Money flows to investment company funds since 2008, and what they tell us

Recently on his Calafia Beach Pundit blog, Scott Grannis pointed out the data that shows what he terms "an impressive exodus of investors from domestic equity funds over the past several years."  As the chart above illustrates, using fund flow data from the venerable Investment Company Institute (ICI), there is no denying the exodus that Mr. Grannis describes.  We believe this is significant and worth some further comment.

The chart above depicts the ICI data of monthly total dollar flows into (or out of) equity mutual funds as a red line, and the monthly total dollar flows into (or out of) bond mutual funds as a blue line.  The scale on the left measures the flows in millions of dollars, with a zero line in bold.  When net flows for a month are positive for equity funds, for instance, the red line will be above the bold zero line.  When net flows for a month are negative for equity funds, the red line will be below the bold zero line (a net "negative inflow").

As Mr. Grannis observes, the equity market recovery that has taken place since the financial market panic and recession of 2008-2009 has occurred in spite of very heavy outflows of investor dollars from equity mutual funds.  A few notable months are marked above, in red letters for equity and blue letters for bonds.  For instance, in September 2008, equity mutual funds experienced net outflows of fifty billion dollars in investor assets.  The following month the stampede out of equity funds was even heavier, with a whopping seventy billion additional dollars leaving equities.  The same month, bond funds were also experiencing heavy redemptions, with over forty-one billion dollars exiting bond funds in October 2008 (not marked on the chart but clearly visible in the lowest point on the blue line above).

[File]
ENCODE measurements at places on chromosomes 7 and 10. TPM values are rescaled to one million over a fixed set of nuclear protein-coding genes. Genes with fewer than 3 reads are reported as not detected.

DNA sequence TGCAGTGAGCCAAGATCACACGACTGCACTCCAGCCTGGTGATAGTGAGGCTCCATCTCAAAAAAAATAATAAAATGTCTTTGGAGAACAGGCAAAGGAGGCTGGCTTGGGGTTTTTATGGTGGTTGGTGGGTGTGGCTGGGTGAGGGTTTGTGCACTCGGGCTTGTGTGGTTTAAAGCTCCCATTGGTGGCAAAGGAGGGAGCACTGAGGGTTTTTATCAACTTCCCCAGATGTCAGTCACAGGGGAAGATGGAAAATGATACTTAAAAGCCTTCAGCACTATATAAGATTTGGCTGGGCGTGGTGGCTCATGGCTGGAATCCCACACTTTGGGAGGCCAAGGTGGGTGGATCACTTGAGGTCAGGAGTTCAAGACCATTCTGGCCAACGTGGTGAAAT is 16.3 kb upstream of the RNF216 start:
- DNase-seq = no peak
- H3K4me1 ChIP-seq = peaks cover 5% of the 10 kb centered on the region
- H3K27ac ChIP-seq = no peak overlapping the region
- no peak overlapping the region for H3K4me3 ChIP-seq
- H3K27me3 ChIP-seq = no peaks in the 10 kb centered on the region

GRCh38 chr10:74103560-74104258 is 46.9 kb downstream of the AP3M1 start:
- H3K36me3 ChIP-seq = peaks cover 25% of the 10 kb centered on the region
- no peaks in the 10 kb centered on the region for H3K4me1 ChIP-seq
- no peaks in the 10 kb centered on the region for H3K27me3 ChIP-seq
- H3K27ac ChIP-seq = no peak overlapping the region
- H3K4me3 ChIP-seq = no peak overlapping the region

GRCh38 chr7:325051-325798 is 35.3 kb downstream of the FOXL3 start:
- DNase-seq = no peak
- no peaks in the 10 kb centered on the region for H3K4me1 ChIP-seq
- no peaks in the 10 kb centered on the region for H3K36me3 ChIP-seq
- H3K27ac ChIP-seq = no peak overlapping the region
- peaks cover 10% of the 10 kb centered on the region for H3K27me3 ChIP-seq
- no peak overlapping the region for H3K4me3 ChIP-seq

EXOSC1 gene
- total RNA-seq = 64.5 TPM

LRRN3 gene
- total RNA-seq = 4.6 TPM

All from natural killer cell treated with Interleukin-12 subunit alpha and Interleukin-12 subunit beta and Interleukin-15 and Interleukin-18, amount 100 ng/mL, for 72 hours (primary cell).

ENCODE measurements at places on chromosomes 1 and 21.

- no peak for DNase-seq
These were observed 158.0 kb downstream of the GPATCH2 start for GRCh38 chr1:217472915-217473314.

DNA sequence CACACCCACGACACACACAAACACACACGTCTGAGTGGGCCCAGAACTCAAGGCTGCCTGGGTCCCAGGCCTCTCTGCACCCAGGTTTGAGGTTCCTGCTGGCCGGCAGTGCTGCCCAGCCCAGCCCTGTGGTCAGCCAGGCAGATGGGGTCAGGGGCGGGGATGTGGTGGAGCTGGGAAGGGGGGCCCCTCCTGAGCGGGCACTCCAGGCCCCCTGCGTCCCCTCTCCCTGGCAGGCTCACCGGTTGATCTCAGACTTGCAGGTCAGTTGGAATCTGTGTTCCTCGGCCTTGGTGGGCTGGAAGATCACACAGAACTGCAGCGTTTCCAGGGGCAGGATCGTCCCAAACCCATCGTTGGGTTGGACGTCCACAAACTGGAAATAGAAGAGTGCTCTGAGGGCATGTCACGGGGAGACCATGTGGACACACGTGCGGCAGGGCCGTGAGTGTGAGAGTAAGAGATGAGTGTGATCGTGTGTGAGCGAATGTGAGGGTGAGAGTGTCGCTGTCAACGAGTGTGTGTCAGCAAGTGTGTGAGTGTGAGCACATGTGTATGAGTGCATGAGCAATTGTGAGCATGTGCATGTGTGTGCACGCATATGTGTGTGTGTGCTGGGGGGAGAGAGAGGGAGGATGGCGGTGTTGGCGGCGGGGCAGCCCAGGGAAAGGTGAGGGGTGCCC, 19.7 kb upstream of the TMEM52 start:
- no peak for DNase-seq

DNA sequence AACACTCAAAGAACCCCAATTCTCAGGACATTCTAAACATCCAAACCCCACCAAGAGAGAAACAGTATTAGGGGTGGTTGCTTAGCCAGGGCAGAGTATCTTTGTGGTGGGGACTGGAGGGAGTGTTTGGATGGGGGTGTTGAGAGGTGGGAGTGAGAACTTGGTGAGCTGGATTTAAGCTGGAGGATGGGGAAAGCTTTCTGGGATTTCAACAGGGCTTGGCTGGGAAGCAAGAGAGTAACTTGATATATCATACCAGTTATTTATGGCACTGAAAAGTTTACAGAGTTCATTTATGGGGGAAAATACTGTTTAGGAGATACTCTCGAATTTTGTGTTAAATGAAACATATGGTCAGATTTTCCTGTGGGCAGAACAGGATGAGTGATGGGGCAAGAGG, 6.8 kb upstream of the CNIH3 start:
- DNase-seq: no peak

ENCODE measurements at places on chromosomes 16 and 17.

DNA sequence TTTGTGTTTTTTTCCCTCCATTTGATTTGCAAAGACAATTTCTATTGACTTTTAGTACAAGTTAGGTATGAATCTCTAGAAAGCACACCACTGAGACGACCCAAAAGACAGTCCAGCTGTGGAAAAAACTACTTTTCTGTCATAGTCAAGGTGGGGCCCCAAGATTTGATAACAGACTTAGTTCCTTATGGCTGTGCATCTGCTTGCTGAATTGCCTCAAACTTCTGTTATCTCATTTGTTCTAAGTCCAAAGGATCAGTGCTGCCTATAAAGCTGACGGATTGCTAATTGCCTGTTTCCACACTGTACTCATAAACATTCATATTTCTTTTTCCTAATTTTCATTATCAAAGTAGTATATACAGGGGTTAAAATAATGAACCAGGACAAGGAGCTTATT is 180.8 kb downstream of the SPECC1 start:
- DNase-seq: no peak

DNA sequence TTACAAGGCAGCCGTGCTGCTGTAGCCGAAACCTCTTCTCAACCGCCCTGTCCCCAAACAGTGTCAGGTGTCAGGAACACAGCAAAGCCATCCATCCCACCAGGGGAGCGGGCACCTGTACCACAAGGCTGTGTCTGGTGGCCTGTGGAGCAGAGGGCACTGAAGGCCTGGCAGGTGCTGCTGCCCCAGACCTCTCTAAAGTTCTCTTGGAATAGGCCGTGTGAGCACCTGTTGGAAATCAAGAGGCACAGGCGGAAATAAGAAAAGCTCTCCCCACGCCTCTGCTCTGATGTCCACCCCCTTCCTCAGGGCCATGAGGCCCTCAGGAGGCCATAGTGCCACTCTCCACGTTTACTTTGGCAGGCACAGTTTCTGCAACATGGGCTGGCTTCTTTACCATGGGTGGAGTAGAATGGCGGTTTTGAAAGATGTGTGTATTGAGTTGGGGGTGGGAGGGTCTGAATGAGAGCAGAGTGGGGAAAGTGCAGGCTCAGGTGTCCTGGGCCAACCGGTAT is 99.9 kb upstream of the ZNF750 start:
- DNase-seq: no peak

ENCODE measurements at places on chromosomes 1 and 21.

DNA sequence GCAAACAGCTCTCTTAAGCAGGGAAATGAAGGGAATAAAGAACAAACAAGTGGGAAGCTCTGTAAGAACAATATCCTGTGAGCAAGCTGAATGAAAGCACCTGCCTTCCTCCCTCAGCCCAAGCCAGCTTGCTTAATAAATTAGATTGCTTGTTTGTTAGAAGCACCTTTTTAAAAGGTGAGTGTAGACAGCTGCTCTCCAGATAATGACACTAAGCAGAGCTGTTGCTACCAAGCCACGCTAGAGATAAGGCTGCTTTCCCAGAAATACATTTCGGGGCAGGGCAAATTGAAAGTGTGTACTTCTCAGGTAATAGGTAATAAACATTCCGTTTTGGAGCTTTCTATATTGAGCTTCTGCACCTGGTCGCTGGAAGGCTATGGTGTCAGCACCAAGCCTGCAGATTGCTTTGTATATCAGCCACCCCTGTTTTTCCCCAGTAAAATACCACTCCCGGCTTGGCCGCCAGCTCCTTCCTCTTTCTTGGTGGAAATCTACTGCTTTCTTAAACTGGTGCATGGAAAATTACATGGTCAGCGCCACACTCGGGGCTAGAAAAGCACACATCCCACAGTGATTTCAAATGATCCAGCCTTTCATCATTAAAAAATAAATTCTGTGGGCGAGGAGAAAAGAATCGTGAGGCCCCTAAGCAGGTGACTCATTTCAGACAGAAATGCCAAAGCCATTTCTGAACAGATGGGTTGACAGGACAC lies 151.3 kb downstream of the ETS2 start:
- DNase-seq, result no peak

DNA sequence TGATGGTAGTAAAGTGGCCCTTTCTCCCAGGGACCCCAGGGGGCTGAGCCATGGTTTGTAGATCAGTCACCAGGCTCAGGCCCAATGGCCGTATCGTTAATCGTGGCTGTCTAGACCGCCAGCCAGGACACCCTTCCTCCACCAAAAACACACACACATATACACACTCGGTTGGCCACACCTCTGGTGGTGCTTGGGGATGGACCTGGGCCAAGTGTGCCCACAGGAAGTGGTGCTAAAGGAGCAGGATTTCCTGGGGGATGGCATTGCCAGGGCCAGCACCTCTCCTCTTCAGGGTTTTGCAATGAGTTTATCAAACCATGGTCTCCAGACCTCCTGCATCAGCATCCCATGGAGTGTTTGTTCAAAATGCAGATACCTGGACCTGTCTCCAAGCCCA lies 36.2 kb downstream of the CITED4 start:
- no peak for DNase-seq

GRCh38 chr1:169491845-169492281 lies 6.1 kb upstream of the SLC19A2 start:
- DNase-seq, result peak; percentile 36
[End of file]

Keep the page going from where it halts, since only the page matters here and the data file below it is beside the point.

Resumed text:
Since the end of the 2008-2009 bear market, which turned around on March 9 of 2009, equity mutual funds have experienced less severe outflows of assets, and even a few months of positive inflows, but in general the net flows for equity funds have been almost all negative.  The outflows have not crossed the forty billion line again, but they have often been greater than twenty billion going out per month.  There were a few periods in which investors in the aggregate briefly added to equity funds, only to change their minds shortly thereafter and return to net withdrawals.

As Scott Grannis also points out in his post, inflows into bond funds over the same period since the 2008-2009 recession have been mostly positive, indicating that on the aggregate investors have been generally pulling money out of equity funds and into bond funds since 2008.

Unfortunately for investors, this exodus from "risky" equities into what are perceived as "safer" bonds is not necessarily a wise way to allocate assets.  We have pointed out in the past that historical data from the 2000-2002 bear market indicates that investors in the aggregate were pulling money out of equity funds  (and plowing money into bond funds) at the very bottom of the equity markets, just as they were piling money into equity funds at record rates just prior to the equity market collapse in 2000.